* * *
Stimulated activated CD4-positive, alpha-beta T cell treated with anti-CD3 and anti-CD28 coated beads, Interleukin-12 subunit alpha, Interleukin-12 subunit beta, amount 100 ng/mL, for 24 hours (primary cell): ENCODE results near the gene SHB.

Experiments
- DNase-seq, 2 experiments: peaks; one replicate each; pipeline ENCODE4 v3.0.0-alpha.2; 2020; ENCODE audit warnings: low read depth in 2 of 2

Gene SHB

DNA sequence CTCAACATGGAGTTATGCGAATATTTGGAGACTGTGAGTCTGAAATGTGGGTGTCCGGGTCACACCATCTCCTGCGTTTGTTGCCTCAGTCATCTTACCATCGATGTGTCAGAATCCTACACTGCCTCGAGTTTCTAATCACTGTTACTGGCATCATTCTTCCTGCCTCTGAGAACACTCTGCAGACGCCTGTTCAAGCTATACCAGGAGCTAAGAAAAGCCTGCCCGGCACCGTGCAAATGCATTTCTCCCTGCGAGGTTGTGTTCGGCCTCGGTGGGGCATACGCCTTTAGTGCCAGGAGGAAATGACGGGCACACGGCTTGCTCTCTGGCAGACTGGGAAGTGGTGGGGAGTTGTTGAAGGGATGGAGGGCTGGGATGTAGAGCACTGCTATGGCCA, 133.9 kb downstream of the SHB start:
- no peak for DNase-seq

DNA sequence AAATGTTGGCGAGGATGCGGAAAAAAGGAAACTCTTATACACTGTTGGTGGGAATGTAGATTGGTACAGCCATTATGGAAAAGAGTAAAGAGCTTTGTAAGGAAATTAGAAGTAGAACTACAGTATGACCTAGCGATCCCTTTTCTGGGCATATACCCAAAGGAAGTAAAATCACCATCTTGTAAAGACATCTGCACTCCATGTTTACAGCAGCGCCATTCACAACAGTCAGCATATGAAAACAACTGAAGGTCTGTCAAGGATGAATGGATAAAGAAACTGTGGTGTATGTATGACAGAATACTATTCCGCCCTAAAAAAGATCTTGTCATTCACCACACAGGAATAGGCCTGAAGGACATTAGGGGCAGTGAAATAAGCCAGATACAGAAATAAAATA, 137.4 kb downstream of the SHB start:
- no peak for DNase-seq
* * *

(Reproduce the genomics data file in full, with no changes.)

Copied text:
Stimulated activated CD4-positive, alpha-beta T cell treated with anti-CD3 and anti-CD28 coated beads, Interleukin-12 subunit alpha, Interleukin-12 subunit beta, amount 100 ng/mL, for 24 hours (primary cell): ENCODE results near the gene SHB.

Experiments
- DNase-seq, 2 experiments: peaks; one replicate each; pipeline ENCODE4 v3.0.0-alpha.2; 2020; ENCODE audit warnings: low read depth in 2 of 2

Gene SHB

DNA sequence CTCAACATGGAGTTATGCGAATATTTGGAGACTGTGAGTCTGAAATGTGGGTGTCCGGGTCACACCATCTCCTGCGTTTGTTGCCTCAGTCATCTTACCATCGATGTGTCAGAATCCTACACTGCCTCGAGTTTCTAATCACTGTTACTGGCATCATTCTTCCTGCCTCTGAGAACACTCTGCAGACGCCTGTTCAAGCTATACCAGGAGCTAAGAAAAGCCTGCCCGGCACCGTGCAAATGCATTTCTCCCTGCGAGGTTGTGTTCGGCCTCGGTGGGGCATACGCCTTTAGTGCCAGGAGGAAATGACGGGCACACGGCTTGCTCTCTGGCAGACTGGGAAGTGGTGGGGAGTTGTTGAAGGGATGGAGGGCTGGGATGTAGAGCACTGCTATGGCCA, 133.9 kb downstream of the SHB start:
- no peak for DNase-seq

DNA sequence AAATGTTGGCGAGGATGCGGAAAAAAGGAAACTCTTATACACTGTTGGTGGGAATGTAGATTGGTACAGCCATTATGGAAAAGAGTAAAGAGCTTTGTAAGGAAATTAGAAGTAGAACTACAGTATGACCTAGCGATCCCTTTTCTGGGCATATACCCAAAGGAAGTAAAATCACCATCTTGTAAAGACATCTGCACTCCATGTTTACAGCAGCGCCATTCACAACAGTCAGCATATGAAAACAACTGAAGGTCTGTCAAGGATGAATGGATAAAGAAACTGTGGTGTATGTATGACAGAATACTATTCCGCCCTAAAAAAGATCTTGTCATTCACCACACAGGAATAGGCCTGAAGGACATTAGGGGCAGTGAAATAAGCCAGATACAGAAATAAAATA, 137.4 kb downstream of the SHB start:
- no peak for DNase-seq